Two books I’ve read recently, Making Software and Beyond Legacy Code, have touched on Test Driven Development and made some interesting points I hadn’t thought of before. In Making Software they bring up addictiveness:
Could it be addictive? Personal communications with TDD developers suggest that it is an addictive practice. It changes the way people think and their approach to coding in a way that is difficult to roll back. Therefore, leaving TDD practices may be as difficult as adopting them.
Oram, Andy; Greg Wilson (2010-10-14). Making Software: What Really Works, and Why We Believe It (p. 215). O’Reilly Media. Kindle Edition.
From my personal experience and the people I’ve talked to, TDD/BDD is absolutely addictive. I’ve been lucky to experience working professionally in two completely different environments in respect to testing. For the first programming job of my career, I knew of tests and what little I wrote, I wrote in a test-after fashion. The process there was your typical: think about a problem, come up with some solution, type it in, run it, see what doesn’t work, fix that, and repeat. As you can imagine, I got very good at debugging there since that was what I spent most of my day doing.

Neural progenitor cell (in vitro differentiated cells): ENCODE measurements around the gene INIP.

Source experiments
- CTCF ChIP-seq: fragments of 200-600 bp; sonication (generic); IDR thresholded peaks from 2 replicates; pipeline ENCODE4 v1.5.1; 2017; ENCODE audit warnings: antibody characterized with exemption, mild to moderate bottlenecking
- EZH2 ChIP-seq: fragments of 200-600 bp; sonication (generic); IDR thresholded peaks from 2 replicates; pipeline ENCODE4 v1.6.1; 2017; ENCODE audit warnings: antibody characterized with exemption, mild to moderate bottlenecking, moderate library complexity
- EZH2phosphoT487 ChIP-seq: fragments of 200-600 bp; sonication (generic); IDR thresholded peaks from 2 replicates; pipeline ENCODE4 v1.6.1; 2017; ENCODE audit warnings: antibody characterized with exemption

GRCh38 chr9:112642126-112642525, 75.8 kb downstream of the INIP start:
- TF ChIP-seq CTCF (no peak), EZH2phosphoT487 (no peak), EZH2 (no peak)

At my next job as the second engineer at SideTour, though, the entire app had been test driven from day one. I was even able to pair full time with the CTO and learned how to do it effectively. I picked it up quickly and was immediately hooked to the point that I test drive all of my side projects as well.
Bugs Are Missing Tests
I’ve wondered for a while now how I picked up such a different process so quickly, and it wasn’t until I came across Beyond Legacy Code that it really started coming together. In the chapter “Bugs Are Missing Tests”, David Bernstein says:
Every bug exists because of a missing test in a system. The way to fix bugs using TDD is first write a failing test that represents the bug and then fix the bug and watch the failing test turn green.
Most of the writing I’ve seen around TDD and BDD explains it from a feature perspective first, but if you look at it from a bugs perspective you can easily reframe features as debugging them into existence. Once I started thinking about it like this, it makes a lot of sense why I got so hooked. Being someone that enjoys and is pretty good at debugging, it is obvious that a process which turns programming into a constant debugging session would click. It is a bug that the feature doesn’t exist, so you need to write a failing test that exposes that bug.